Productivity

20 Minutes to Become the General of Your Day

Boomer Anderson
December 15, 2019
20
 MIN
Listen this episode on your favorite platform!

Recorded at the Narita airport in Japan. In this solo episode, I speaking how to be the general of your life, breathing, how to regulate your autonomic nervous system, and the benefits of a gratitude practice.


Highlights


[2:52] Explaining the concept of gratitude

[10:41] The importance of breathwork for meditation

[13:15] My favorite aspect of meditation

[15:31] How to start meditating?


Resources

The Greater Good Center Website

Search inside yourself with Marko Lepik

Proper Breathing Brings Better Health

Meditation affects brain networks differently in long-term meditators and novices

Stairway to Heaven by Led Zeppelin

Waking Up: A Guide to Spirituality Without Religion by Sam Harris

10% Happier by Dan Harris

Episode Transcript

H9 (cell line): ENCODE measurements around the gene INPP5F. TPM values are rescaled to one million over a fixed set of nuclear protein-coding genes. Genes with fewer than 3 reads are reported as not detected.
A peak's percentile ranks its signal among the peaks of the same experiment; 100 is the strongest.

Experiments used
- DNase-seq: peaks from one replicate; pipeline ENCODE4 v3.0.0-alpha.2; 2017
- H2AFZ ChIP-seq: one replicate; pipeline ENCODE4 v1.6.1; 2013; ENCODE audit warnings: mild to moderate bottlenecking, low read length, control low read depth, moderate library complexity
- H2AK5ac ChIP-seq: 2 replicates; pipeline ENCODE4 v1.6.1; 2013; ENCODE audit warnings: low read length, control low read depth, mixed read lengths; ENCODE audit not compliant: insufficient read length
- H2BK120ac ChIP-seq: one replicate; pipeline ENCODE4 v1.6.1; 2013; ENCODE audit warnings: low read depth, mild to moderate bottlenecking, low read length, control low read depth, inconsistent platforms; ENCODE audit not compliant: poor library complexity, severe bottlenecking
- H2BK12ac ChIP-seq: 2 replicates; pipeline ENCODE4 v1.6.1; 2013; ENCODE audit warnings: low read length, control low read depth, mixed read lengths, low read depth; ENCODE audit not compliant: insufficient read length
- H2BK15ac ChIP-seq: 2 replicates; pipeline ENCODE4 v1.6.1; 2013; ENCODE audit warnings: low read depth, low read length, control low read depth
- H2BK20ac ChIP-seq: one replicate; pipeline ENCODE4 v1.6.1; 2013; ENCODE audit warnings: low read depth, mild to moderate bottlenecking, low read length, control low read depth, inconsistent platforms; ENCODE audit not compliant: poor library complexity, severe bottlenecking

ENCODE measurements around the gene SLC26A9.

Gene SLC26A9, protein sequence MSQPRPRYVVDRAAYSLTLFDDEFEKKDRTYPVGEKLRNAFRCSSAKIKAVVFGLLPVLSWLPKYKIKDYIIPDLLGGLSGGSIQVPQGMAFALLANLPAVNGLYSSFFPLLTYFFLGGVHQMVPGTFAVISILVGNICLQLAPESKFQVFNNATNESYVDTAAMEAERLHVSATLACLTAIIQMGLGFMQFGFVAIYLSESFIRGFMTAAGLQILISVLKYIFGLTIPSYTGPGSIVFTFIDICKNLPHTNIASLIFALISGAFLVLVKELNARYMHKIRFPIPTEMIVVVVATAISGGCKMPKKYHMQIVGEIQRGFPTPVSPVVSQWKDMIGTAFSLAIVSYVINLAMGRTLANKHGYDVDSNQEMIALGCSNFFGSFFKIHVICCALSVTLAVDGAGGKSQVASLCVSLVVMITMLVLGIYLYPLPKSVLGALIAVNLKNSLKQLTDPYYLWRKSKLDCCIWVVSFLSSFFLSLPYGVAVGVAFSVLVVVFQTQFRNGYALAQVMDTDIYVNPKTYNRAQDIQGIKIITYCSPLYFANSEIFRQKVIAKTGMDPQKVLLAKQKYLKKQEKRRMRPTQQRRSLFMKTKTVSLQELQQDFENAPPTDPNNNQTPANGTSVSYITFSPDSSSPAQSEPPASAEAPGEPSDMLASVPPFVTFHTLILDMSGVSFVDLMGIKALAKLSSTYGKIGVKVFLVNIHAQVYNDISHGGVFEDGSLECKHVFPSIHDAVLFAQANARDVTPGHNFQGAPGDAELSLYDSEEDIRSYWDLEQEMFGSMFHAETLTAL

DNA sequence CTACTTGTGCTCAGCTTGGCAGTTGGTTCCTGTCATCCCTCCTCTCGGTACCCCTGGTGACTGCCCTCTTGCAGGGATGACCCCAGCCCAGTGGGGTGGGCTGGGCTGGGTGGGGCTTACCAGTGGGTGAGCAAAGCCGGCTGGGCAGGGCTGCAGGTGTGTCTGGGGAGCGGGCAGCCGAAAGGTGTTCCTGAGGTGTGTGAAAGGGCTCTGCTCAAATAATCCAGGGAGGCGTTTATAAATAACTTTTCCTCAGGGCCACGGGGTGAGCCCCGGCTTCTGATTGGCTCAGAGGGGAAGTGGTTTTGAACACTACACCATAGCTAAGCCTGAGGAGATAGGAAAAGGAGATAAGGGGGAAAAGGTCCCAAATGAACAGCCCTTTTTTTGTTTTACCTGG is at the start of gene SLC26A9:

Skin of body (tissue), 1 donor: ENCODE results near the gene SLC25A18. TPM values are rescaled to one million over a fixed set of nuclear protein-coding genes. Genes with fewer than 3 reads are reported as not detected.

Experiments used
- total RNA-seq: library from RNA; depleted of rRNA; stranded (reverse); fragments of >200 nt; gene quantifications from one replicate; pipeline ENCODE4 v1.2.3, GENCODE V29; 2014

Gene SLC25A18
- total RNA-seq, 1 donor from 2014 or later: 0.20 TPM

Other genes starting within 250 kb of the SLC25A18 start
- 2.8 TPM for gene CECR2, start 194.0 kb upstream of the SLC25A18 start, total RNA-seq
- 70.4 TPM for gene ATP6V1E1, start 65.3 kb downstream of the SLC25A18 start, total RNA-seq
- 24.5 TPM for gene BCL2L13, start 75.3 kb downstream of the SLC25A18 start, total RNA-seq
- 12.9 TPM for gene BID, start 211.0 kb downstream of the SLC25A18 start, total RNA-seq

Boomer Anderson 0:06 Welcome to decoding superhuman, this show is a deep dive into obsessions with performance and how to improve the human experience. Twice a week, I explore the latest science, technology and tactics with experts in various fields of human optimization. I’m your host, Boomer Anderson. Enjoy the journey. All right, super humans. It’s a special travel edition of the decoding superhuman podcast. I’m in Tokyo, Japan, live from Narita sitting here, staring at airplanes and thought why not record a podcast? Before we begin, you’re going to hear occasional interruptions behind me. It’s an airport after all. There’s going to be people walking behind me there’s going to be interesting noises and I’m sitting in a very comfy massage chair. which hasn’t made any noise yet, but may make noise at some point in the near future. And so let’s recap where I’ve been in the past four weeks. We started things off at the biohacker summit in Helsinki, which was amazing, great experience and is going to be in Amsterdam next year. But I came back to Amsterdam briefly for a couple of days really, just to get different set of luggage. Then went from Amsterdam to LA LA to San Diego, San Diego to Austin, Austin to Asheville. And now I’m in Tokyo, Japan. Yes, fresh off of a 12 plus hour flight from Chicago. And so today, given it’s December and wow, this year’s gone by quite fast. I want to talk about two habits that I think can be particularly helpful around the holidays. And so today we’re going to talk about meditation and gratitude and probably not in that order. The reason why I want to talk about this is because December is usually a rough month for people when it comes to their health. We have Christmas parties, holiday parties, the eggnog, you have boostin? Well, you have whatever it is, it’s just usually a time where people go off kilter, go off the wagon, if you will. And they remove themselves from their routines. It’s also time for family and family sometimes can be stressors. So how do we put you in the right frame of mind? How do we get you thinking well, so that you make it through these holiday seasons, being able to make the best decisions possible, but also being able to not bite the head off of some extended family members, etc. And so with that, let’s just dive right in. The first thing I want to talk about is gratitude. And I think gratitude means a little bit of an extra explanation because most people think of it more in terms of expressing gratitude. And that’s certainly valuable. seen as somebody are grateful for what they do. That’s great. That’s great. Yeah, great sentence Boomer, blaming the jetlag. But, what I’m referring to here is a practice. And it’s a deliberate practice that you do ideally every morning, where you take time and recognize things that you are grateful for. Now, before I get into the how, let’s talk about really the what and why it benefits you. So gratitude is a practice has so many benefits from a physical standpoint, you’re more likely to exercise. Yes, scientists have proven this and by the way, if you’re looking for the website that I love, on all things, gratitude, it’s the greater good Center at University of California Berkeley. But they’ve also found a gratitude practice to be better for your immune system, lower blood pressure, you get to sleep longer. And I’ll use sleep as the transition into the psychological aspect of things. Because oftentimes, elements of sleep disruption and insomnia are caused by really psychological factors. Think about that person that pissed you off during the day, that conversation that didn’t go your way, that workout where you missed a PR by half a pound or something like that. And so psychologically, gratitude can benefit us in many ways, such as higher levels of positive emotion. I don’t know about you, but I like to live my life in a generally positive fashion. You feel more alert, more alive and awake. I would add to that more energy, you get more joy and pleasure and so on. These benefits can be captured quite easily. And they can be captured quite simply in a daily practice. And so how do we institute that practicing everyday life? And I want to acknowledge the fact that most of you listening to this have some sort of time constraint in your life. And so I want you to be able to do this in five minutes or less. So for me, what do I do when I actually got this to stick the steps that I went through or first to just sit down and think about three things that I was grateful for? 123 it could be the nice people in Japan Airlines today. It could be the person I’m going to visit in Manila later. It could be the fact that I’m in one of my favorite cities in Asia. But nevertheless, just think of three things. And that’s a way to get started. And I just rattled those off and under 30 seconds. So really, there’s no excuses here. We’re lowering the barrier to entry. Let’s let’s say you Wanted to kick it up a notch. I can’t exactly explain why. But writing it down is extremely effective. So get out your journal, or wherever you brain dump into and start writing down every single morning, three things that you’re grateful for. doesn’t take that much longer than 30 seconds. But writing it down has had an exponentially more positive impact on me, then, really just thinking about it. So what do you actually write down? And I would start with three things, I would cap it at five. But what I like to do is make it a more deliberate practice than just the three things on my mind that I’m grateful for. I think about a person in the past that I’m grateful for every day. That’s number one. I think about an opportunity that I have that day. That’s number two. Number three is just some thing that is around me, for instance, my zoom h6, that allows me to record this podcast is something that I’m grateful for. And so, just to recap there, you’re writing down three things every day, could be in the morning could be at night. I always start with the morning because that’s usually one more in that tabula rasa moment and have really a clean slate. But writing down three things in the morning that you’re grateful for, number one, being an opportunity that day, number two person in your past that you’re grateful for having a relationship with and number three being that thing near you that you’re grateful for. If you wanted to kick this up a few notches, I’ve had a few clients and friends, start writing thank you notes to those people. But that’s probably more on On the next level side of things. So to get started, you got a five minute exercise right there, it’s pretty easy to do. So we’ve just talked about gratitude. And my entire explanation of it is going to take far longer or did take far longer than it will take you to instill this in your everyday life. Just doing it first thing in the morning or last thing before you go to bed is a great habit to get into or both. And then the second thing that I promised that we would talk about on today’s podcast is meditation. If cognitive enhancement is your goal, you may have come across nootropics or smart drugs at some point in your journey. Assuming you have the foundations correct, eating well sleeping while stressing well, or at least having some concept of resilience. You may want to look into the benefits of nootropics but and there’s a big but nootropics The Wild West, you need to trust the vendor. This is why I have enjoyed the products from those over at neuro hacker collective. For over two years. They operate looking at the whole system, providing products, resources and tools needed to help the whole being mind brain and body work together in harmony. They select only the finest ingredients which are independently verified for purity and I value that highly. I’ve used original stack since it came out. I now use quality of mind caffeine free five of seven days per week as per recommendations, but they also have a turnus a product designed for mitochondrial health and healthy aging, as well as focus which frankly will bring you more focus. And now neuro hacker collective is added again, innovating with a new energy drink. If you want to check out all of these, go to neuro hacker calm and use the code Boomer for 15% Alright, so meditation is a big, big topic and I refer you guys to the episode we did with Marco lepik on this for being one of the better episodes that I’ve done yet on meditation. But what if the objective is to start meditating? What’s our strategy? And really what are our tactics in order to make that happen? You guys know I like to lay out that formula, objective strategies and tactics. So the objective is to start meditating, what’s our strategy? Well for going to start meditating, and were hesitant to actually even meditate. I think there is warrant or it is warranted to actually focus on breath work first. Now breath work has numerous knock on effects to our nervous system helps put most of our sympathetic drive or sympathetic driven people into a parasympathetic state. So long as you’re doing it correctly, and we’ll link to this in the show notes. But getting a base of diaphragmatic breathing is very, very powerful in order to really just get your nervous system at ease, this is just easing into meditation. And so what are some ways that you can practice diaphragmatic breathing, you can simply do it by laying down or sitting in a chair, putting your hand on your belly and breathing into your belly. You can also begin to train your mind in your focus by breathing into the count of one breathing out to count one. And some people like to train this all the way up to 100. So you count up every time you complete a breath. And then you would start then again at zero. Once you’ve lost your focus, it’s a great way to train focus. However, if you’re just getting started That one can be particularly frustrating. And so before I get into the aspect of meditation let’s talk a little bit about the why. Because meditation has been an absolutely profound addition to my life since I added it about five years ago. Meditation changes the expression of several thousand genes. This is what you hear in many people’s presentations. But what does that actually mean? Well, the University of Wisconsin looked into meditation in terms of its effects on pro inflammatory cytokines and found that in the case of chronic meditators, as well as just meditators, there was a decrease or a down regulation of expression in those pro inflammatory cytokines, meaning less inflammation, with meditation. And if we look at inflammation is the basis for all bad performance outcomes or health outcomes really, we want to do things to that are anti inflammatory. So we know that it down regulates pro inflammatory genes. But let me tell you my favorite aspect of meditation or benefit from meditation. And look, guys, I know that there’s probably 15 that I’m missing or 100 that I’m missing. But let’s talk about my favorite aspect of meditation. Meditation allows me to pause. So in the heat of the moment, whether you’re arguing with your significant other or potentially having a business conversation, people tend to respond off the hip and with emotion, or off the cuff and with emotion. When you enter emotion into a business conversation, you actually decrease your credibility. Quite a bit, unless you’re demonstrating passion, which is a different subject entirely. But meditation itself has instilled the ability to pause before I react. And I can’t explain exactly why it is. But it was just after a couple of months of meditating, I would notice that before I would react to something I used to be quite a hothead. Before I react to something I would pause, reflect on what I really wanted to say what I wanted the outcome to be. And then I would act. And that in itself has probably avoided numerous conflicts, both in my personal and professional life, but has also served me quite well. from just being a better human being. And this isn’t like a big, big pause. By the way, it’s just an split second, where I’m able to make better decisions. And finally I meditation it allows me to become General my life I noticed that on days when I meditate, I am much more of the general and in control the flow of my life rather than the infantry man who’s on the field just doing things and answering emails and really reactive, it allows me to be more proactive with my life. So if we talk about the ability to pause, we talked about the ability to down regulate inflammation, we talked about the ability to change expression of genes, and we talk about that ability to be the general of your life. Well, how do we start meditating? breathing was certainly a good start. But when you actually want to get in the act of meditating, I started by simply putting on Stairway to Heaven by Led Zeppelin, which I believe is eight minutes and two seconds long. And up until you get to the point where Jimmy Page just kicks ass and a guitar solo. You have a pretty good meditative song. And I just started listening to it and the only thing I would Focus on is the words or just start to focus on nothing at all let my mind clear. And after I got into that, started building a habit of just listening to Stairway to Heaven every day, I began to search out other avenues and meditation because I knew this was good for me. There I stumbled upon things like headspace and calm when they first came out. I eventually found my way into transcendental meditation, which is a very expensive route to getting into meditation. But that is a mantra based meditation where you’re simply given a mantra, and you say it over and over again with your eyes closed for a period of 20 minutes, ideally twice a day. But the key here is to just get started. So if that just getting started for you, is listening to Stairway to Heaven, by all means, go do it. That certainly helped me quite a bit but, If that just getting started for you as a guided meditation, how there’s plenty of great ones out there. I mean, one of my current favorites is waking up with Sam Harris just because I love most things Sam Harris says and does. But I also enjoy 10% happier, which is one of the books when I originally came out that was really encouraging for me to pursue more meditative practice. And so let’s wrap this one up, guys. We’ve talked about the reasons to meditate. And remember, five minutes a day is enough to get something started. Ideally, most of the science suggests around 20 minutes a day is where you want to be. But we talked a little bit about meditation, and just that ability to be the general of your life. We’ve talked about breathing and how to regulate your autonomic nervous system. We talked about Gratitude, which just allows you to flow through life with a great energy, a great spirit. And so let’s wrap this up. You can find the show notes for this one at decoding superhuman.com slash gratitude and superhumans if you enjoyed this episode, please send a message to podcast at decoding superhuman calm. If there are particular topics that you want covered on future shorter episodes, please indicate those there as well. And if you enjoyed the episode, I would really love it if you guys head to iTunes and leave a five star rating. Every five star rating helps. You guys are epic. I’m going to sign off from Tokyo now. Very good night.